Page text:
A smiley face in a partially opened zipper bag. The bag has a clasp on the zipper to help close it.

A Slide Lock Bag Sealing System Could Make A Big Difference

My hands hurt.  One thing that RA/RD has impacted is my hands. My fingers regularly swell and small object manipulation is nearly impossible. 

I practice doing these manipulations by building K’nex models, but my hands hurt and I cannot manipulate small things. This issue is commonly discussed in RA/RD communities and on Twitter in the rheumatology communities.

Difficult packaging

Generally, what I need are products that work, are easy on my hands, and allow me to do an activity with minimal help from others. What I do not need are products that will not work with my sore hands. 

More on this topic

I have one in mind: the company makes terrific frozen vegetables. They come in a resealable plastic bag. The idea is that the user can dispense what they need and return the remainder to the freezer for another day. The ability to use a product and then return it to the freezer is great for people with arthritis. That makes the product a win-win for me.

I can't seal the lip of the bag

Except, it is not at all a win-win because I cannot close the bag. No matter how much I try to get the lip of the seal in the groove, I cannot do it. It might as well not be there for all the good it does me. I have asked others to seal the bag, and they also have difficulty, but they can get it done. I cannot, and I love said product.

As I have worked on weight loss these last five years, my go-to snack is often hot vegetables. Last week, I had them four times because, after dinner, I was still hungry. (I use WW as my food program, and most steamed vegetables are treated like a zero point food). Vegetables are a great way to stem hunger while still staying within the program limits. But program or not, I love these frozen vegetables.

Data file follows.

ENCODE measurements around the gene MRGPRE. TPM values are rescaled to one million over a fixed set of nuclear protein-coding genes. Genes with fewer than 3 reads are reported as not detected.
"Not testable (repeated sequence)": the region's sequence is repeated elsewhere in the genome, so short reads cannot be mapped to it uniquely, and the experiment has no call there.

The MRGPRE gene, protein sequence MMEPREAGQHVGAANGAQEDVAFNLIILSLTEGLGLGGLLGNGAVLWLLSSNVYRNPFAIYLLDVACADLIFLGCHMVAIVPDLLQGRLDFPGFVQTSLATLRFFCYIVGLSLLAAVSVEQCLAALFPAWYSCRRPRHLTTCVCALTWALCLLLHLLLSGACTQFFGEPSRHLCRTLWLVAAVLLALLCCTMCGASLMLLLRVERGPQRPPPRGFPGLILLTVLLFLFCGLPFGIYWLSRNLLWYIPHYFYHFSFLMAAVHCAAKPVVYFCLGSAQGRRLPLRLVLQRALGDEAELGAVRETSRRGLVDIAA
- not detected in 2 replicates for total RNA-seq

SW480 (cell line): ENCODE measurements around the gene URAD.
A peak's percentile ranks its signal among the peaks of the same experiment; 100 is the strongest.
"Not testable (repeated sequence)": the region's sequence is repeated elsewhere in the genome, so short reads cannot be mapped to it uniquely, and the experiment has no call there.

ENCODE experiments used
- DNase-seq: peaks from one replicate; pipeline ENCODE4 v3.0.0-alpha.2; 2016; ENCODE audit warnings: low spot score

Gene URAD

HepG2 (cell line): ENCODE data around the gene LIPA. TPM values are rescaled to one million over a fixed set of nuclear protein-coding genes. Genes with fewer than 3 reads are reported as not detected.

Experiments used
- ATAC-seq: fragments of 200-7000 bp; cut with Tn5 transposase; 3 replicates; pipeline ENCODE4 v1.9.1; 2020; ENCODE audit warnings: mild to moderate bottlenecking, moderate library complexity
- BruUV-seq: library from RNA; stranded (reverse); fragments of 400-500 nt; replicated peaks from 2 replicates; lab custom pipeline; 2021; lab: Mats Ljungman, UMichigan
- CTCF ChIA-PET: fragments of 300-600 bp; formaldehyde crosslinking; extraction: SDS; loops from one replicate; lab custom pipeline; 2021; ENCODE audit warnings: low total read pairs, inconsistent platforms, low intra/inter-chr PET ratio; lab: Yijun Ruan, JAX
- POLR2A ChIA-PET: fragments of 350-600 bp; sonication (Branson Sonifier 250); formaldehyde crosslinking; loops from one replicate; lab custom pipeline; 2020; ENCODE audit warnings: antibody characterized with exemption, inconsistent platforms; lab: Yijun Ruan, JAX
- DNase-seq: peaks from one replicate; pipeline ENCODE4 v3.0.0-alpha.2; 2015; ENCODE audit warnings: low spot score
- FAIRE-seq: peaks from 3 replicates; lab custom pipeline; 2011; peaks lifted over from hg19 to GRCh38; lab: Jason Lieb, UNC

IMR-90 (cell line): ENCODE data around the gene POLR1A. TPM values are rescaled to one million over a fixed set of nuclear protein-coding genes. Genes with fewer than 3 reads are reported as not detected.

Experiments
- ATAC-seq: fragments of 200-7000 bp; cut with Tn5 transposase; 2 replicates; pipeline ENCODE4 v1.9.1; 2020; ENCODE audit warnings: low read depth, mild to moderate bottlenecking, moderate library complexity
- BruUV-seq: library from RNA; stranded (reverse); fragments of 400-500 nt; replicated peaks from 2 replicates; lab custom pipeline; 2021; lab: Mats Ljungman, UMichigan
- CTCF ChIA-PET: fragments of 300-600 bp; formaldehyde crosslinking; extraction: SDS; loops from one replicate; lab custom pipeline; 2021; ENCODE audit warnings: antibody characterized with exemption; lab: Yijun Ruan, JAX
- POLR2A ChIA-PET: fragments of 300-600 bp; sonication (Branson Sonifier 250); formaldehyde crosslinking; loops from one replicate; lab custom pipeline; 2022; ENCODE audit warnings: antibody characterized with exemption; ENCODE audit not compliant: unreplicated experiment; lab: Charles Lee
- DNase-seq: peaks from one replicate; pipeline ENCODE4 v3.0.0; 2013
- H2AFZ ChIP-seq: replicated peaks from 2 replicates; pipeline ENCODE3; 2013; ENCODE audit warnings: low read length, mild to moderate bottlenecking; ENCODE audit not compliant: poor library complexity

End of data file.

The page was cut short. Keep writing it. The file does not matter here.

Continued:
A need for more accessible packaging design

The company that packages this product is a large multinational company with dozens of brands and thousands of outlets.  The chances are good that you have likely consumed at least one of their offerings in the last 48 hours if you live in North America.  The chances are good that you would find something they package for human consumption in your kitchen if you looked hard enough.

What you will not find from this company is a frozen vegetable package that is easy to close after it is used. Come to think of it, the bags are difficult to get open in the first place, but I will take the extra security on the packaging to ensure the product is not tampered with in shipment.

Other manufacturers have the same issue

It is not just this manufacturer that needs to adopt easier ways to close bags in the kitchen. I looked in our pantry and found three more products from different manufacturers with the press-to-clasp system. We used a product, and it is so tricky to seal that we bought storage containers because we (Sheryl nor I) could reseal.

Incorporating a slide lock sealing system

There is a solution, and yes, it might affect the cost of the product. In fact, the answer could be a marketing opportunity if a manufacturer were to adopt it. The slide lock bag sealing system adds a small clasp that runs on a track and seals the bag.

Listen up, vegetable manufacturers. I know it is not easy to distinguish your product from store brands. This is a way to do it for a small cost, and I predict lots of fumbling finger people would gladly pay the cost difference. Think about it: you could even be a preferred brand of the Arthritis Foundation.

Come on frozen food manufacturers, step it up

So frozen vegetable manufacturers, why not get in on the action and produce bags with a slide seal feature? I promise if you do, I will write a review here praising your forward-thinking and support your application for inclusion on the Arthritis Foundation's ease-of-use list.  So come on, frozen foods producers! Let us get on the A-train to ease-of-use. Being first is very cool.

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